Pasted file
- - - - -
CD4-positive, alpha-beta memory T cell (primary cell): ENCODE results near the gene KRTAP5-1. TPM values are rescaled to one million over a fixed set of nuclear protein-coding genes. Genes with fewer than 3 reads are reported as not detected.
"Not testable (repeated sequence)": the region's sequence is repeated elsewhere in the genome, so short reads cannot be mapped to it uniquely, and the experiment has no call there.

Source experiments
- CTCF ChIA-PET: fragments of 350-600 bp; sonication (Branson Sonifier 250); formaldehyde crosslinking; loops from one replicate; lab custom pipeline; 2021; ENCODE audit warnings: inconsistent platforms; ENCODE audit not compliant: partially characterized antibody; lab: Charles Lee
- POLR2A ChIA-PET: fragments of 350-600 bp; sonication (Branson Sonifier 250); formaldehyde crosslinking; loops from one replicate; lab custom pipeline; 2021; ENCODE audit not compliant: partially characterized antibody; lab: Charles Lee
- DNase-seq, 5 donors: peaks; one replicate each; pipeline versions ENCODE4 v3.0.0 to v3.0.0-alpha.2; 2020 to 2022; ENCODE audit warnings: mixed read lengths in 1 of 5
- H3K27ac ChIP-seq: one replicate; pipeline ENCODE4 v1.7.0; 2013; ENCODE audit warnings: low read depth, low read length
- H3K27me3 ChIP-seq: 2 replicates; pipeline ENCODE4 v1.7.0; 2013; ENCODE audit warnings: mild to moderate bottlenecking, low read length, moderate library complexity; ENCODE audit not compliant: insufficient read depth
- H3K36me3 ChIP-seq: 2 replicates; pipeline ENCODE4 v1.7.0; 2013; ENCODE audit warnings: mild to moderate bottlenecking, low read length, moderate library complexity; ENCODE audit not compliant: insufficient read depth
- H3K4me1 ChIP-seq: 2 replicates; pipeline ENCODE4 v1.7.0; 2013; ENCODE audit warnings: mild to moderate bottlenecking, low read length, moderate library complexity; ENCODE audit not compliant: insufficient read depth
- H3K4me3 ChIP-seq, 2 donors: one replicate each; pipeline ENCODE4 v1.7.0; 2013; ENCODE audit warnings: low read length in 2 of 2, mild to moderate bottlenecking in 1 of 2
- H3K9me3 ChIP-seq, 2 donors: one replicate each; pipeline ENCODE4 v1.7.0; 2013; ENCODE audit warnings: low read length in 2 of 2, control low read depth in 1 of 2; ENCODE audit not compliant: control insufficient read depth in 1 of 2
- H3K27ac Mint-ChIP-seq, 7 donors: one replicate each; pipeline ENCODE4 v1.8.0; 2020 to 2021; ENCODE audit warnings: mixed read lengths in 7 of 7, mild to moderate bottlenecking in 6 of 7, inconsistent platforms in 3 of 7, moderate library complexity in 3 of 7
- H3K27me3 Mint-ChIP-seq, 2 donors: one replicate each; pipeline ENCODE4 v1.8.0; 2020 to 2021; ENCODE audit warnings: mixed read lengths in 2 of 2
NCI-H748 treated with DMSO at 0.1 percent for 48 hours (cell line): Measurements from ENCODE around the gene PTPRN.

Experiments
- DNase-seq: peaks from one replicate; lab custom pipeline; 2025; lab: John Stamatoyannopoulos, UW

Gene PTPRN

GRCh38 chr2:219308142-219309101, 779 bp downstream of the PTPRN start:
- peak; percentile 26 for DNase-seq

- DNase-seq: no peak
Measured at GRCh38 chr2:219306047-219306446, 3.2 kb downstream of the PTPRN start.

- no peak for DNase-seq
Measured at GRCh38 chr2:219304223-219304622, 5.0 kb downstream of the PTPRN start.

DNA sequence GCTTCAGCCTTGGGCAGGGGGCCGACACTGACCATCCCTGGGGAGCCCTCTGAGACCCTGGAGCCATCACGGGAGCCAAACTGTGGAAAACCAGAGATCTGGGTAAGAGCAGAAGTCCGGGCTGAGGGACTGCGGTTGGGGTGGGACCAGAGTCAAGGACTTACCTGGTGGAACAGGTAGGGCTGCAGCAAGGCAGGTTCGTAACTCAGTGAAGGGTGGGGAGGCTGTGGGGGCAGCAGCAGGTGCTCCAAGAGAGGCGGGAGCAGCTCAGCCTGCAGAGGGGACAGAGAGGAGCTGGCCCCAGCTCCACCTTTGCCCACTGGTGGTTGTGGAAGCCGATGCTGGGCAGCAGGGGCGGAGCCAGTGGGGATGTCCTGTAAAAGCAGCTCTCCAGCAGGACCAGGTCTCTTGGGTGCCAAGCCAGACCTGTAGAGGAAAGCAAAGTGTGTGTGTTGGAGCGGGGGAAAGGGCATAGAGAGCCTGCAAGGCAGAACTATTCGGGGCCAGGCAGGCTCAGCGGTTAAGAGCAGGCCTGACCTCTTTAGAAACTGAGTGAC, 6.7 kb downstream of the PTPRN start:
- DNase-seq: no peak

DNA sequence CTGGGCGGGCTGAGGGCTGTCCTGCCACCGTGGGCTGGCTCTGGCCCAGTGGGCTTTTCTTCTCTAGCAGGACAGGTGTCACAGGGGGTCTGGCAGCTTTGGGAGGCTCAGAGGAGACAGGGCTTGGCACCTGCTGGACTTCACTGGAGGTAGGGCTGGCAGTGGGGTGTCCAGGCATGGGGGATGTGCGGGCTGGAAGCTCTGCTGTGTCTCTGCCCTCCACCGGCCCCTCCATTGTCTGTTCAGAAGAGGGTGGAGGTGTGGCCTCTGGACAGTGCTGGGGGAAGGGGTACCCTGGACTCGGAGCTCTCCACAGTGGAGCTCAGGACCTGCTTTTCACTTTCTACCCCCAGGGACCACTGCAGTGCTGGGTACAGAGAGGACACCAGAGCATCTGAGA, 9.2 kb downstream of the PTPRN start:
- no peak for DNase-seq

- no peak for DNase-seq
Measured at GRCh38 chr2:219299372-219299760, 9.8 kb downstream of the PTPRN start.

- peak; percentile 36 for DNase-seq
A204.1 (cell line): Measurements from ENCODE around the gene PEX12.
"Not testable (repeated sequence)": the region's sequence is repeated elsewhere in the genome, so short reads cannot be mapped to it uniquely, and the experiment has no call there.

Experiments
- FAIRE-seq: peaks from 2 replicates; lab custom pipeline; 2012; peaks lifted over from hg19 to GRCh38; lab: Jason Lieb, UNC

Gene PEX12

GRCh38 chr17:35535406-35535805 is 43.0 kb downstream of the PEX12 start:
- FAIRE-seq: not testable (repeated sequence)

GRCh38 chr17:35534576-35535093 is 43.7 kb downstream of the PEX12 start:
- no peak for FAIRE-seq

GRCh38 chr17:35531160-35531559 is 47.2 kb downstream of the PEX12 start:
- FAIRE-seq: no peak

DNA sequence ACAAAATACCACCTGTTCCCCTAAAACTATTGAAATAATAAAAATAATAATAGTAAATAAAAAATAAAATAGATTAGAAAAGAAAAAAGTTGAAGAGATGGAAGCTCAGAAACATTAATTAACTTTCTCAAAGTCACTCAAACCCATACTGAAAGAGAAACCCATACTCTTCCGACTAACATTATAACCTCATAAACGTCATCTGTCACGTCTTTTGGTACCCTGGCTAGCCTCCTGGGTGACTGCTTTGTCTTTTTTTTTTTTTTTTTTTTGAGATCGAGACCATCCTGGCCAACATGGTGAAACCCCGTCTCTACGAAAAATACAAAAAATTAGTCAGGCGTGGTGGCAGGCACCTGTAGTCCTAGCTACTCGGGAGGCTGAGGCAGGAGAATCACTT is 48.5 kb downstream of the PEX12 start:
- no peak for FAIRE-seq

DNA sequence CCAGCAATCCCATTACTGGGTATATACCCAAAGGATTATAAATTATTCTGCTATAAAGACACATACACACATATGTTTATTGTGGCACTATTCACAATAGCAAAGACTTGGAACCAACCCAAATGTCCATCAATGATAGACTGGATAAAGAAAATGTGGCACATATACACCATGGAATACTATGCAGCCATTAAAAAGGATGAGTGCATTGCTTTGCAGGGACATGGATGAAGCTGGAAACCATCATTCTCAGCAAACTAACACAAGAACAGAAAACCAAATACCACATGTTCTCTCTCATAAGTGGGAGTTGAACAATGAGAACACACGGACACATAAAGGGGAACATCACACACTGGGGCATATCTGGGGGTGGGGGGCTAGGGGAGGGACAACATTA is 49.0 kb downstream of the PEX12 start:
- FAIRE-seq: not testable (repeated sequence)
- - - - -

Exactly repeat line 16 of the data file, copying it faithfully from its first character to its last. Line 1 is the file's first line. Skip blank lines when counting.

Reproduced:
Experiments